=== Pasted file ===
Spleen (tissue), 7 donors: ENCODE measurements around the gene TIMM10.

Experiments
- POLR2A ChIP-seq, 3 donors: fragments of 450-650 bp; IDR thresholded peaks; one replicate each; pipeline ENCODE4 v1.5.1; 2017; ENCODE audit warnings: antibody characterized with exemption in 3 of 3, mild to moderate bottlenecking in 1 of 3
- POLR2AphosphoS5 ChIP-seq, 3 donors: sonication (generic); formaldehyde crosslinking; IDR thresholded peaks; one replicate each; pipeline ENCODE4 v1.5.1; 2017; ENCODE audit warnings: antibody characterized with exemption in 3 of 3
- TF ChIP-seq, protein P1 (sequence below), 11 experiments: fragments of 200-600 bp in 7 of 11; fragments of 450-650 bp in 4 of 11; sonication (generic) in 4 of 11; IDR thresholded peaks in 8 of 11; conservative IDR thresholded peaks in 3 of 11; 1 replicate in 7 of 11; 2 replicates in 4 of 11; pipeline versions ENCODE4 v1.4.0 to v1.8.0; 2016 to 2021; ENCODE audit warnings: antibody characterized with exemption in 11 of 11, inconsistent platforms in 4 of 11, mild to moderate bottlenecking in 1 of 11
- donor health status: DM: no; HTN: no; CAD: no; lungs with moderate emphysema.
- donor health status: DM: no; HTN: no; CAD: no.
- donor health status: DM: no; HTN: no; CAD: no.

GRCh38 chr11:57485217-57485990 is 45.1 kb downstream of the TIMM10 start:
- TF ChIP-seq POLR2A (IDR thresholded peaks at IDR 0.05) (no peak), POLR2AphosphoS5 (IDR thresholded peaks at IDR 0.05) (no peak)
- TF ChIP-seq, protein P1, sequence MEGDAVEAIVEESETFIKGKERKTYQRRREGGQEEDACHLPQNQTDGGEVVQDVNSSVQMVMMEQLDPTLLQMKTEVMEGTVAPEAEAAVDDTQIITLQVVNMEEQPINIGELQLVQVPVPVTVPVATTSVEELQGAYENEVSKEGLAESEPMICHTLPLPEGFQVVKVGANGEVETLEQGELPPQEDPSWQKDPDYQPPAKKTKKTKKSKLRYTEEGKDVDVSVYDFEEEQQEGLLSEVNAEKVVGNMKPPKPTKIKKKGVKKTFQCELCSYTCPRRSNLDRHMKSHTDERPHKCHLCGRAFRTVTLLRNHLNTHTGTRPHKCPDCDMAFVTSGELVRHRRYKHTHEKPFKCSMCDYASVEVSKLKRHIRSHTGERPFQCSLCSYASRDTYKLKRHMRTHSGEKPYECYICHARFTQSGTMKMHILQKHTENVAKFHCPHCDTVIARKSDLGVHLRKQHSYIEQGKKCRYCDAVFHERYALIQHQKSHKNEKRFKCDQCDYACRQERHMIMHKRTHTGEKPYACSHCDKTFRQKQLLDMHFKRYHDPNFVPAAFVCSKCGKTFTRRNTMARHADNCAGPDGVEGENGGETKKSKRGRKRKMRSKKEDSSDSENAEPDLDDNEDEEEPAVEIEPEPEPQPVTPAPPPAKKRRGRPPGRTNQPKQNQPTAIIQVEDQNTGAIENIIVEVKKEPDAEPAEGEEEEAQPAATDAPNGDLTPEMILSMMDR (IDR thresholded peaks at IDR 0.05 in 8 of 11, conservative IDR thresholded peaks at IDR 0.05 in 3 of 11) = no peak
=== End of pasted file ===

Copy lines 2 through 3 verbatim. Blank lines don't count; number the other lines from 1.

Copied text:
Experiments
- POLR2A ChIP-seq, 3 donors: fragments of 450-650 bp; IDR thresholded peaks; one replicate each; pipeline ENCODE4 v1.5.1; 2017; ENCODE audit warnings: antibody characterized with exemption in 3 of 3, mild to moderate bottlenecking in 1 of 3